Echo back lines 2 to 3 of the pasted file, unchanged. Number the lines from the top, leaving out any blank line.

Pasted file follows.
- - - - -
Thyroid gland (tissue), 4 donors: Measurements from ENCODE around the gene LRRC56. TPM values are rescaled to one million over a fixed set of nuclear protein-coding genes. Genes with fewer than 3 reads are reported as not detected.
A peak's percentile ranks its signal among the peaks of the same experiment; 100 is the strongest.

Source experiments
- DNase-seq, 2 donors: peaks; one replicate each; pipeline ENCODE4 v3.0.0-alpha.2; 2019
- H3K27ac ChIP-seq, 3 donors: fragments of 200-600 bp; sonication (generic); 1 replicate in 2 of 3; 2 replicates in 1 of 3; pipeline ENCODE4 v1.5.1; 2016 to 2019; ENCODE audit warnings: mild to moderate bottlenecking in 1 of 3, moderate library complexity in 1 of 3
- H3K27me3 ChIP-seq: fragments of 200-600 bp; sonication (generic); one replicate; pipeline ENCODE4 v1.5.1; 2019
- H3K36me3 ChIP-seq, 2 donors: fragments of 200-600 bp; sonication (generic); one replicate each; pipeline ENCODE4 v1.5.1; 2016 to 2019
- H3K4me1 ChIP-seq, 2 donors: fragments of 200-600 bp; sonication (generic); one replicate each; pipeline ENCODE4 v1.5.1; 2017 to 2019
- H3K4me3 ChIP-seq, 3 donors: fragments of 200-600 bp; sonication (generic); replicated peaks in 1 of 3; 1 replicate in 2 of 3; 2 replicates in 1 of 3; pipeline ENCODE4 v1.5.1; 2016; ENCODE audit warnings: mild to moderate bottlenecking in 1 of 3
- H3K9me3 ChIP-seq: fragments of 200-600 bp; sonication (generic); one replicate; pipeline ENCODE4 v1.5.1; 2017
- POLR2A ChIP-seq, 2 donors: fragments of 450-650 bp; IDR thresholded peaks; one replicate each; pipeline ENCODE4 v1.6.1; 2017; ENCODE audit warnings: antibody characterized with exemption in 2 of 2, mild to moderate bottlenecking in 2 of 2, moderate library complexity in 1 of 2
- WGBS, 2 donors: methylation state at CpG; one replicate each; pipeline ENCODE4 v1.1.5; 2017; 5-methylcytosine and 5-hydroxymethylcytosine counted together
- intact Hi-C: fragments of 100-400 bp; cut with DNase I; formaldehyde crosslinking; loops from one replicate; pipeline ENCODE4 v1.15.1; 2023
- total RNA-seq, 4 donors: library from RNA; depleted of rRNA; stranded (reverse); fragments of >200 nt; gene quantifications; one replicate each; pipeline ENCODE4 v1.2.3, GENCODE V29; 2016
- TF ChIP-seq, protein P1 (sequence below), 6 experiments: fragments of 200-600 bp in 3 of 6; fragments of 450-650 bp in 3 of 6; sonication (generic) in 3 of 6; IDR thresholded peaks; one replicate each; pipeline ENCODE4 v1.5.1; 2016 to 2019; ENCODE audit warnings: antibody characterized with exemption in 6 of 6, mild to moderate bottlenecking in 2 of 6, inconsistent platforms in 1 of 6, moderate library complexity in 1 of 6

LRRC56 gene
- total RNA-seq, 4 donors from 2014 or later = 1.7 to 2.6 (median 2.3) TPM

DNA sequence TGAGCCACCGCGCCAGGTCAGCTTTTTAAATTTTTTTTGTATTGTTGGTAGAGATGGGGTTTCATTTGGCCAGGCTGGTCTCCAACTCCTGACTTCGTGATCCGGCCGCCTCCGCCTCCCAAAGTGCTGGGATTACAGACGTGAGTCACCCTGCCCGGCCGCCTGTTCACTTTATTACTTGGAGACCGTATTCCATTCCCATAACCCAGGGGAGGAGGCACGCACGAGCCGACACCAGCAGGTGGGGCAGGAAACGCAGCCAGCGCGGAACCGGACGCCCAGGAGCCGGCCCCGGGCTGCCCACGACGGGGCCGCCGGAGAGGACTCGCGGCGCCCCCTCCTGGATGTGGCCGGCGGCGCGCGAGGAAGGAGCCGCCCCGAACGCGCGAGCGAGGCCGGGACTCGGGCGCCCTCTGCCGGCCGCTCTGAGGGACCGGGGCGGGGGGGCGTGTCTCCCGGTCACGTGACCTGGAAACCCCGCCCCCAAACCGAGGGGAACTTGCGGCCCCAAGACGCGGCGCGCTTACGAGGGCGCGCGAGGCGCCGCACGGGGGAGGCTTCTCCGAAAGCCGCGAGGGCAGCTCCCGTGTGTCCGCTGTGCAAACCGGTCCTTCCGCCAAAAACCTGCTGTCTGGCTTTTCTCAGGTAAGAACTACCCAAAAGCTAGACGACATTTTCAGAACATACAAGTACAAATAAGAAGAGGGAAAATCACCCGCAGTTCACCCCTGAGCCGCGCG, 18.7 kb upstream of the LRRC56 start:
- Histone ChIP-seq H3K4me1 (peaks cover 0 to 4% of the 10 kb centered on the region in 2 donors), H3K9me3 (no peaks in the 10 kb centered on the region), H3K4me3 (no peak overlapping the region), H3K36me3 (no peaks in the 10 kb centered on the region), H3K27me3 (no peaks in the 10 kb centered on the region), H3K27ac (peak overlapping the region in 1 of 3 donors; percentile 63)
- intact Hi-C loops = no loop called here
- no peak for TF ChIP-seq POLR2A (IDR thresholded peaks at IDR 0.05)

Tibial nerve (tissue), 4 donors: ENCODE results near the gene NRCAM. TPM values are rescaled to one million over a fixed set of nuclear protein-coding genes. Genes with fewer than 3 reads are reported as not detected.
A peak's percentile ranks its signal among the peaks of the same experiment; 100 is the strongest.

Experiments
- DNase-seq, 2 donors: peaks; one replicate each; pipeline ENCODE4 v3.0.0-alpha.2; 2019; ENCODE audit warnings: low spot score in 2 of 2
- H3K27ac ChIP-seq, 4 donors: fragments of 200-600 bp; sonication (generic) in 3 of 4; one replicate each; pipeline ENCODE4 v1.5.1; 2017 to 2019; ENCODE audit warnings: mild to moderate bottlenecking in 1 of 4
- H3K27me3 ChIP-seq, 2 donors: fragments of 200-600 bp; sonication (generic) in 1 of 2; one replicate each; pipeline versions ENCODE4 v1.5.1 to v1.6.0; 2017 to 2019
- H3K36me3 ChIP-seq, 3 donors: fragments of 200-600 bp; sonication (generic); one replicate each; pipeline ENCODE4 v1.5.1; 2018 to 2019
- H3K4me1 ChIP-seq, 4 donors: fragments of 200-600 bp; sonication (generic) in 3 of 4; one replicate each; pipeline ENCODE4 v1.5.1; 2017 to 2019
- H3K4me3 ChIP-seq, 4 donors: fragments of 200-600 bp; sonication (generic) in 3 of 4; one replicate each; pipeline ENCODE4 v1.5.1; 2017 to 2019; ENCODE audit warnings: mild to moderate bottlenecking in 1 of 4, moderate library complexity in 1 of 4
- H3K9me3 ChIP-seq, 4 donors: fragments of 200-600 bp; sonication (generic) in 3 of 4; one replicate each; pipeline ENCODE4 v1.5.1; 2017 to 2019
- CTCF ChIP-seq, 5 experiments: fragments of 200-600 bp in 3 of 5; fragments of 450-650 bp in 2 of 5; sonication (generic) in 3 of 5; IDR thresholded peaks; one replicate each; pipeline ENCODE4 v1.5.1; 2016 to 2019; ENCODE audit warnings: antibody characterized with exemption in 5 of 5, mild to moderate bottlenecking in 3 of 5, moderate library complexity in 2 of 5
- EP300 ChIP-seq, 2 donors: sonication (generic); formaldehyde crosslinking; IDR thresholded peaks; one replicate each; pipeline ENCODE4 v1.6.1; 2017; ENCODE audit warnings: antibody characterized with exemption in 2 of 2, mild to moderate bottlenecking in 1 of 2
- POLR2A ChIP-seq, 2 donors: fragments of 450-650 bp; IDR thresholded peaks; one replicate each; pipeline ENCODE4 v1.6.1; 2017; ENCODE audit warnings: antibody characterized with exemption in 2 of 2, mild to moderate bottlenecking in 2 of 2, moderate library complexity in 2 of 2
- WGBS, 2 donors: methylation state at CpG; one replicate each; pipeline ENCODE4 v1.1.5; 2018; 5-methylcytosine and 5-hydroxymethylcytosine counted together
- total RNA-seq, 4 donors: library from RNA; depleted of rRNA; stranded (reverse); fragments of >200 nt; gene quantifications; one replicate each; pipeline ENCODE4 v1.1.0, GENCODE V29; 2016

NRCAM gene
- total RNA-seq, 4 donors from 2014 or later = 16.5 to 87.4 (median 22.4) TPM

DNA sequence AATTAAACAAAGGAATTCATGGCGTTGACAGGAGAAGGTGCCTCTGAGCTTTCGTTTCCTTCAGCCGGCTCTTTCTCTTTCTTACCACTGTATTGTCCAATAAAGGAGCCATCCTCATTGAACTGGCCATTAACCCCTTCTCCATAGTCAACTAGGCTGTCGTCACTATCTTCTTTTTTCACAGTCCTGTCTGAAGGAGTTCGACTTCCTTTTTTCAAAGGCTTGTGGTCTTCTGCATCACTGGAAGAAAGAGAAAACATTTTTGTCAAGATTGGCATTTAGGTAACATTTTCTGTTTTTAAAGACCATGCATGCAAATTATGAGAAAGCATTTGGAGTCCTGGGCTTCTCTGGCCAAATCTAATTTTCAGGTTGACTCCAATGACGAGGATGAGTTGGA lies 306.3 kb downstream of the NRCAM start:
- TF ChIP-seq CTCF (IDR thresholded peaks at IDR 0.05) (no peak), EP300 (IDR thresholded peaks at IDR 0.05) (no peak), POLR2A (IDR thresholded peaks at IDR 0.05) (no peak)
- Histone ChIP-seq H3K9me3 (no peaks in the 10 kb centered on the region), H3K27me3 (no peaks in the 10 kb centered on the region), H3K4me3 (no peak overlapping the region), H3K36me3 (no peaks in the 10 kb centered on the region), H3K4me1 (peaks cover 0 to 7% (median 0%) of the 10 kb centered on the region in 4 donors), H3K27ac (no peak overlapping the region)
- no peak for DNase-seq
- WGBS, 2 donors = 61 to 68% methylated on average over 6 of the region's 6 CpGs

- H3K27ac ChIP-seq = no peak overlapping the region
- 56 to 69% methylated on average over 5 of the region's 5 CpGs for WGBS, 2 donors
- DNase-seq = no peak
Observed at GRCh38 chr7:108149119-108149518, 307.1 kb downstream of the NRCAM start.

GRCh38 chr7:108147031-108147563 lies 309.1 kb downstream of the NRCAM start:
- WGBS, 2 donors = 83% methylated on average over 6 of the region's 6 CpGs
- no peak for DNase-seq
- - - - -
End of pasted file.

A peak's percentile ranks its signal among the peaks of the same experiment; 100 is the strongest.

Source experiments